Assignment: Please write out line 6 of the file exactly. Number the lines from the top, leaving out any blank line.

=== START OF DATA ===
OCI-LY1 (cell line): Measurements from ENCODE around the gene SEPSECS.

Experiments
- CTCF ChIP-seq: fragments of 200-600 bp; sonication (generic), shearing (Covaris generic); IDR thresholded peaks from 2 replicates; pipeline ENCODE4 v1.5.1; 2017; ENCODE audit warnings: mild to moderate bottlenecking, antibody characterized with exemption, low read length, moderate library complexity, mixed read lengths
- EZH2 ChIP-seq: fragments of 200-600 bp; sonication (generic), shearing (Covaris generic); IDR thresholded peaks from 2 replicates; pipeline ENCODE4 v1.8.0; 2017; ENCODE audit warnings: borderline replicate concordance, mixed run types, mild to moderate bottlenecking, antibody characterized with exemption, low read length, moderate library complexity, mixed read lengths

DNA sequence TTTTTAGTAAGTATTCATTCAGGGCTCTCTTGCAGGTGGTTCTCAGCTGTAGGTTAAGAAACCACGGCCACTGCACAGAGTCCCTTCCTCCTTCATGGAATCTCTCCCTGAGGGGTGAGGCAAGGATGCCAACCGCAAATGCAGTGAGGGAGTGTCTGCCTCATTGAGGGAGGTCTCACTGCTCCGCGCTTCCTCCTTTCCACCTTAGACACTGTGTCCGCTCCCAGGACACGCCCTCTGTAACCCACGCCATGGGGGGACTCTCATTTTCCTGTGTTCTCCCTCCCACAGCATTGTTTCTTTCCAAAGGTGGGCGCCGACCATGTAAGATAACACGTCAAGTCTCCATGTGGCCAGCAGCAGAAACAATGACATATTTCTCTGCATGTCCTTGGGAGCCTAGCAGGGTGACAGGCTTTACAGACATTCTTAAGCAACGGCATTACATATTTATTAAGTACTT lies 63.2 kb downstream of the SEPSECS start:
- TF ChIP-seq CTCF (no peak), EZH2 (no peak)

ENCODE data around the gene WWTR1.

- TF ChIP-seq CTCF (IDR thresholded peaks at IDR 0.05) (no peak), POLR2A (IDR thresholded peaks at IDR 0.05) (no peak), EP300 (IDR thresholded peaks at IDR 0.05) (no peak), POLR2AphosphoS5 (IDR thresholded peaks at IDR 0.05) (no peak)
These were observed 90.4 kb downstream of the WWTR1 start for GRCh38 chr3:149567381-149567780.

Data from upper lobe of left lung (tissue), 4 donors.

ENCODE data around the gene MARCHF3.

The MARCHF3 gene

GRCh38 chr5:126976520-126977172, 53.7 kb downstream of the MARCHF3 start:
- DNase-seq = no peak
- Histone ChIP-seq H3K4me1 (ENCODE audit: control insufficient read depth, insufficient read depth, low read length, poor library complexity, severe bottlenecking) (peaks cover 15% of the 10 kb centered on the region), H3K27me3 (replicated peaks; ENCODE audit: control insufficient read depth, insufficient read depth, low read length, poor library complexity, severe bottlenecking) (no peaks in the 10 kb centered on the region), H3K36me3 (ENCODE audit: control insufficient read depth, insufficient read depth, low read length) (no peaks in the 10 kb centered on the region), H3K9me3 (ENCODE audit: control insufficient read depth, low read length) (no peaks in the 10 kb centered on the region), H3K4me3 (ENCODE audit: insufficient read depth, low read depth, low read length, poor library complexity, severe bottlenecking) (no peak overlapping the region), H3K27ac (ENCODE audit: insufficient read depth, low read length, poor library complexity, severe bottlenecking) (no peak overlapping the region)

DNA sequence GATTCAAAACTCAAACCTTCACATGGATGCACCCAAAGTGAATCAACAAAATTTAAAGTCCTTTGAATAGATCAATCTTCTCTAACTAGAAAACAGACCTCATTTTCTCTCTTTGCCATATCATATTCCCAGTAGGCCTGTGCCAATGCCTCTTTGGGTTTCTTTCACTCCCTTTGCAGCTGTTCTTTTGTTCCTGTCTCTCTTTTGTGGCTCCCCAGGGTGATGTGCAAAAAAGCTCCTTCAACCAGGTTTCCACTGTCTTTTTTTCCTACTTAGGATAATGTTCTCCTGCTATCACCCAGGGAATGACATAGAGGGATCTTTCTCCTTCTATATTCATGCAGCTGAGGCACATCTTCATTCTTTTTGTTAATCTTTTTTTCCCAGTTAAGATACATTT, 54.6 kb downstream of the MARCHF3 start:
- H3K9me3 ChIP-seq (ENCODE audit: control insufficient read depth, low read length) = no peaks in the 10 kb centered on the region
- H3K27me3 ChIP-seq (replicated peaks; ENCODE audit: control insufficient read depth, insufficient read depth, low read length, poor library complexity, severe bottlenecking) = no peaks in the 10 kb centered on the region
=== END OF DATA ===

- TF ChIP-seq CTCF (no peak), EZH2 (no peak)